The furor around Facebook and its many privacy transgressions seem to have died down a bit recently. You only hear about Facebook in the news lately whenever CEO Mark Zuckerberg testifies before Congress or when a scandalous revelation makes headlines again. One example of the latter is an internal app that allowed Facebook employees to use facial recognition on their co-workers. And while the app has supposedly been discontinued and never publicly released, the mere fact that Facebook had such an app might already be enough to raise red flags yet again.
Business Insider broke the news, courtesy of the usual anonymous sources, that Facebook once had a facial recognition mobile app between 2015 and 2016, about two years before the social media giant came under fire for its privacy lapses thanks to the Cambridge Analytica scandal. Those sources claimed that the app could identify any Facebook users provided there’s enough data on those users.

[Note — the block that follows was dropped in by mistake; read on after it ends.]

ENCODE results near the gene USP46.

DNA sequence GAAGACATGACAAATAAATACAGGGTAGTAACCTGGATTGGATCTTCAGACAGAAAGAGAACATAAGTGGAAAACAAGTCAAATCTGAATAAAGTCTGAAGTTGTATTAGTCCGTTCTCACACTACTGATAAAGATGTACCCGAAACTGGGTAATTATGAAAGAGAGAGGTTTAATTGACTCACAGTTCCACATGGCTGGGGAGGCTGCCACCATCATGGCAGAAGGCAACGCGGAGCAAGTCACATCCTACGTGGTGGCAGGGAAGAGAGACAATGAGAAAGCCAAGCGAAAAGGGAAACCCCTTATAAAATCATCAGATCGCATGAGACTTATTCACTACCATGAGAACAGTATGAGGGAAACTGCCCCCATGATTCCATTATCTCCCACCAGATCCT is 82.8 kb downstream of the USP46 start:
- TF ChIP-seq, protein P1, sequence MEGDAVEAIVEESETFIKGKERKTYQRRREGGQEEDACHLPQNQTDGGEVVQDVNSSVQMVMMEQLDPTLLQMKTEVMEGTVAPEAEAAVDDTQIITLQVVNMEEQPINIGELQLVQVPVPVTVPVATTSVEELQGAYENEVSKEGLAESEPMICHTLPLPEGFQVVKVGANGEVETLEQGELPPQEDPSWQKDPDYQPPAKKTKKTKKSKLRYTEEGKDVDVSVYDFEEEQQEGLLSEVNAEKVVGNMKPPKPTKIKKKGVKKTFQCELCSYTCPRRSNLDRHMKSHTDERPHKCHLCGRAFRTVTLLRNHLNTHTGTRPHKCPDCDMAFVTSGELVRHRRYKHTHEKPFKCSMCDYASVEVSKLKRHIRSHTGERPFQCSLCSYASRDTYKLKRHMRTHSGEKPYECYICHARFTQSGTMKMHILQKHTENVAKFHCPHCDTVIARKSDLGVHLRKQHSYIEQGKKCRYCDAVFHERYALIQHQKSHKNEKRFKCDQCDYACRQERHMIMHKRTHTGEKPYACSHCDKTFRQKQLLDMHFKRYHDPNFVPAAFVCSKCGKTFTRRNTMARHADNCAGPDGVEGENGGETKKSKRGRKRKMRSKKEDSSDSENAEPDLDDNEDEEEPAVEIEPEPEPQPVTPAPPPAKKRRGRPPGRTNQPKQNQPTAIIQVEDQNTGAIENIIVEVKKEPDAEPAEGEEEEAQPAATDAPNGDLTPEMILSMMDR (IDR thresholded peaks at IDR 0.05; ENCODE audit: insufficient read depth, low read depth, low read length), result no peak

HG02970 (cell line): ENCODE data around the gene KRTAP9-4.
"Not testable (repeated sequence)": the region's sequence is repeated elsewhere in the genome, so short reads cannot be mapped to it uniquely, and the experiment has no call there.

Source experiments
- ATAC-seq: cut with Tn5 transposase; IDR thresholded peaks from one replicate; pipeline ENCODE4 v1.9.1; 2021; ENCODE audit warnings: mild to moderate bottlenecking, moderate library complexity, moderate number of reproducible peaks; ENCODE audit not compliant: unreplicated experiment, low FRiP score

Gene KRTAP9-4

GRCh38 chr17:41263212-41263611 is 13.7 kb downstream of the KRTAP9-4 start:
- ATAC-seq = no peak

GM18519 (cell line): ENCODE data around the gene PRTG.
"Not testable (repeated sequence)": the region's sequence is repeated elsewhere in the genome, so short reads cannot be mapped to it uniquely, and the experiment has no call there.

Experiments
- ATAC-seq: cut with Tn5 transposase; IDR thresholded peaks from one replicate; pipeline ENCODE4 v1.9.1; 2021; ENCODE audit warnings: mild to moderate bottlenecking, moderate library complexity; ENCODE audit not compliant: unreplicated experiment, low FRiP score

Facebook did acknowledge the existence of the app but made two points clear. The first is that it was an internal app that has been discontinued since 2016 and never released to the public. Second, it was used only for Facebook employees to use on other Facebook employees, with the caveat that employees’ friends are also fair game if they had face recognition enabled. Given how Facebook works, that could be a very large set of users.
Privacy advocates might be worried that Facebook has such an app in the first place although, to be fair, it isn’t that surprising. The company has long been interested in face recognition technologies, whether in real-time or through photos. It has, in fact, been using face recognition to tag friends in photos you upload to Facebook, something the company did get a lot of flak for just a few years back.
The existence of such a tool in Facebook employees’ hands isn’t reassuring either, whether or not the app has been discontinued. The social networking giant has not been known for being too careful about its own tools, even or especially the ones that could violate user privacy. That said, there are no reports of abuses done by employees who had access to this tool, or at least none that we know of yet.